Uganda Homosexuals to Be Killed

  • The law, popularly called ‘Kill the Gays’ was annulled five years ago because of a procedural error, but the government is now planning to re-introduce the law in the coming weeks.
  • The law, popularly called ‘Kill the Gays’ was annulled five years ago because of a procedural error, but the government is now planning to re-introduce the law in the coming weeks.
  • Homosexuality is highly frowned upon and is a taboo in most African cultures, and homosexuality is a criminal offense in most parts of the continent punishable with imprisonment or death.

Uganda wants to introduce a law that makes homosexuality punishable by a death penalty. The Ugandan government made the announcement. The new law is meant to curb what the local authorities describe as the rise of “unnatural sex” in the East African country. Human rights activists fear that the plan will encourage violence against LGBTs and transgender people.

The law, popularly called ‘Kill the Gays’ was annulled five years ago because of a procedural error, but the government is now planning to re-introduce the law in the coming weeks. The law, popularly called ‘Kill the Gays’ was annulled five years ago because of a procedural error, but the government is now planning to re-introduce the law in the coming weeks.

Uganda, officially the Republic of Uganda, is a country in East-Central Africa. It is bordered to the east by Kenya, to the north by South Sudan, to the west by the Democratic Republic of the Congo, to the south-west by Rwanda, and to the south by Tanzania. The southern part of the country includes a substantial portion of Lake Victoria, shared with Kenya and Tanzania. Uganda is in the African Great Lakes region. Uganda also lies within the Nile basin, and has a varied but generally a modified equatorial climate.

“Homosexuality is not natural for Ugandans, but there is huge recruitment going on by homosexuals in schools, especially among the youth, where they promote the lie that people are born that way,” said Simon Lokodo, the country’s Minister for Ethics and Integrity. “Our current criminal law is limited and only criminalizes the act. We want to make clear that everyone who is involved in promotion and recruitment will also be criminalized. Those who commit serious acts will receive the death penalty.“

The law, strongly supported by the nation’s President, Yoweri Museveni, will be resubmitted to parliament in the coming weeks and is expected to be voted before the end of the year, Lokodo said. He is convinced that there will be a necessary two-thirds majority to approve the law. “We have talked to MPs, and we have mobilized them in large numbers,” says the minister. “Many of them express their support.”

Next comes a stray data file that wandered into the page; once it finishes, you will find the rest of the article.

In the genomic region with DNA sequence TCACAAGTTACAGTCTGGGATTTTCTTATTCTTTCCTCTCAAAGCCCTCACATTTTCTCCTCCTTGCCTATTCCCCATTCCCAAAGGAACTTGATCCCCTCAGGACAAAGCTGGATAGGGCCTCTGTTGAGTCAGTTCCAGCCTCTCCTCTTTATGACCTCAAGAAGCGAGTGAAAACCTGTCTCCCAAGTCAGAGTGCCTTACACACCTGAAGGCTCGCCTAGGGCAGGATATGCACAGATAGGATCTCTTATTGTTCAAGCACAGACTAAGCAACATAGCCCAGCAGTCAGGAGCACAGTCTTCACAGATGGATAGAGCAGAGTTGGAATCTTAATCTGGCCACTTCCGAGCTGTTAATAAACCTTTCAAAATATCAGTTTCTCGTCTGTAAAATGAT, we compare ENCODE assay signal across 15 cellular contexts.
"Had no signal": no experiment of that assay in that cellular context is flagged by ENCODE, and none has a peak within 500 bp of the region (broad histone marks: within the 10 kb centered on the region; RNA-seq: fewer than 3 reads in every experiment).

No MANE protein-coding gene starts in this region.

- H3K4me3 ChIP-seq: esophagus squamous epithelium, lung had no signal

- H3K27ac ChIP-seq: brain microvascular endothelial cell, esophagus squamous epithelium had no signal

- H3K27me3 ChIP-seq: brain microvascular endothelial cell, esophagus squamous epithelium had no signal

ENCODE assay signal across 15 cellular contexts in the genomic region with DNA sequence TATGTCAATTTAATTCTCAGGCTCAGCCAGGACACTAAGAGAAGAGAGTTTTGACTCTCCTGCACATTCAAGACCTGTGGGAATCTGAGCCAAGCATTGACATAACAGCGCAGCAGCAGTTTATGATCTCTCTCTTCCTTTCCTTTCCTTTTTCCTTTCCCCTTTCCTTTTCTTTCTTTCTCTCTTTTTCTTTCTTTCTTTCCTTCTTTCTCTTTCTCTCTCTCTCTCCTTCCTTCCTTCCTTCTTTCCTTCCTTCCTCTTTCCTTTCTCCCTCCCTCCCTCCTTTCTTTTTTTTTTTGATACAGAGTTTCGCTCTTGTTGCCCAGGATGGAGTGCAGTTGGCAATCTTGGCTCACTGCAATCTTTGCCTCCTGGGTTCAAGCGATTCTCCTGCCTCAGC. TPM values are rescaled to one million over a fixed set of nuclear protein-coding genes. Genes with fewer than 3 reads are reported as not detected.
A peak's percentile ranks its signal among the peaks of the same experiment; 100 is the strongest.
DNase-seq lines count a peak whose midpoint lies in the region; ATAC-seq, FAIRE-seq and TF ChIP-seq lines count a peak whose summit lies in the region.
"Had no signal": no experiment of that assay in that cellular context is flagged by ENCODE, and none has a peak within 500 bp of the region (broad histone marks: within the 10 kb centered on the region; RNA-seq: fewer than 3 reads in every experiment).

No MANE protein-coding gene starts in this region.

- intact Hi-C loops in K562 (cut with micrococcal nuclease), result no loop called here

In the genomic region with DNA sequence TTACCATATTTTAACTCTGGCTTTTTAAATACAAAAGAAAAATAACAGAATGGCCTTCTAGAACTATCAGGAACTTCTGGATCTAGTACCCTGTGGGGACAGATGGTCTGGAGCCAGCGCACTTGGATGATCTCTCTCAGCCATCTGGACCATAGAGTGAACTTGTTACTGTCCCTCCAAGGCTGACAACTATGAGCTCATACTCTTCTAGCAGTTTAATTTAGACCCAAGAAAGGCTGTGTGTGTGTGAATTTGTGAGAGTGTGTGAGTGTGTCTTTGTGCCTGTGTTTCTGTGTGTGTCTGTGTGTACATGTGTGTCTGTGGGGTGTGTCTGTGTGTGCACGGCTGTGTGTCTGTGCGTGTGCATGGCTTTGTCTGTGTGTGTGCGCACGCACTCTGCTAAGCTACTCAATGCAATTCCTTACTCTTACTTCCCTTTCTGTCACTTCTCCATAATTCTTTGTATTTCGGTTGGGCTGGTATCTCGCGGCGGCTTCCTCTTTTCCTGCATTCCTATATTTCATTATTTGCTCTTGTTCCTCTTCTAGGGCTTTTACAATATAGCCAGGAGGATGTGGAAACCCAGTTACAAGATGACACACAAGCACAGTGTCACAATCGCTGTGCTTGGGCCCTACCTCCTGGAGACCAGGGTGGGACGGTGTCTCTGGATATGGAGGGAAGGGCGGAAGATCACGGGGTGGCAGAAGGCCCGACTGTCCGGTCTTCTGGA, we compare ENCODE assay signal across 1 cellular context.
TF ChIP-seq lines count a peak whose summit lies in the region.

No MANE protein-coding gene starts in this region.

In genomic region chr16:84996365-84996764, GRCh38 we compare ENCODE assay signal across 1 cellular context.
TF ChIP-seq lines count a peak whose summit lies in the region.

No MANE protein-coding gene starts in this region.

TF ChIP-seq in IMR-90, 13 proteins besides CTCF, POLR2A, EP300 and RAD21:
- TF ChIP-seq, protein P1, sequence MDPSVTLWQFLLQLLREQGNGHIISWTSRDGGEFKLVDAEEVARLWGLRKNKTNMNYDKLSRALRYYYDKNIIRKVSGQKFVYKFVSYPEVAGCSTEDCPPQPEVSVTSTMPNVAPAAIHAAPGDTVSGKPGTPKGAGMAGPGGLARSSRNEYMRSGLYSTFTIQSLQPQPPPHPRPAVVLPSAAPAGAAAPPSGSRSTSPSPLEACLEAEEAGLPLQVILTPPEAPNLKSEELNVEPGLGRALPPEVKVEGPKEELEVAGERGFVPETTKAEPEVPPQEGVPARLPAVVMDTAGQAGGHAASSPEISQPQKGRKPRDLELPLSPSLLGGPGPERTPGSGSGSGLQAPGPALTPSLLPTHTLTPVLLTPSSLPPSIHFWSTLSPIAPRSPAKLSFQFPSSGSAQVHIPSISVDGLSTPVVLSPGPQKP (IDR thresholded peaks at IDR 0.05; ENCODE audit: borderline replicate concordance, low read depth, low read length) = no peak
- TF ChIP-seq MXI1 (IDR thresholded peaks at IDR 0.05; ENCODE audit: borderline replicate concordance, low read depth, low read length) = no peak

Taboo

Homosexuality is highly frowned upon and is a taboo in most African cultures, and homosexuality is a criminal offense in most parts of the continent punishable with imprisonment or death. Even without the death penalty, Uganda is already one of the most difficult countries in the world to be part of a sexual minority. Homosexuals are already risking life imprisonment, and the new law will, according to human rights activists, encourage violence against LGBs and transgender people.

This year, three homosexual men and a transgender woman were murdered during homophobic attacks in Uganda. Last week one homosexual man was clubbed to death. Hundreds of LGBT people were forced to leave the country as refugees, and more cases are likely to be reported when this law is introduced.

Penalties

Earlier this year, Brunei also announced that the country wanted to punish homosexuality with the death penalty. The great international outrage that ensued eventually led to the repeal of the law.

An anti-gay comment from a senior civil servant in Tanzania prompted Denmark, the second-largest donor for the East African country, to withdraw $10 million in financial support.

When Uganda tried to introduce their controversial law in 2014, the country also received a lot of criticism worldwide. The US introduced visa sanctions, canceled military exercises, and reduced financial aid. The World Bank, Sweden, Norway, Denmark, and the Netherlands also suspended their financial support. But this time, Uganda is determined to introduce the law and authorities say that they will not be intimidated.

“It’s a concern,” responds Lokodo. “But we are ready. We don’t like blackmail. Although we know that this will irritate our supporters in terms of budget and governance, we cannot simply bow our heads to people who want to impose a culture that is strange to us.”

Our grassroots organization (DIGNITY NOW) is advocating for the respect of all people’s rights and ways of life. It doesn’t matter whether they are straight or LGBTs. Remember, we are all children of God. We welcome your support and views. Kindly get in touch via; dignity.now@yahoo.com.

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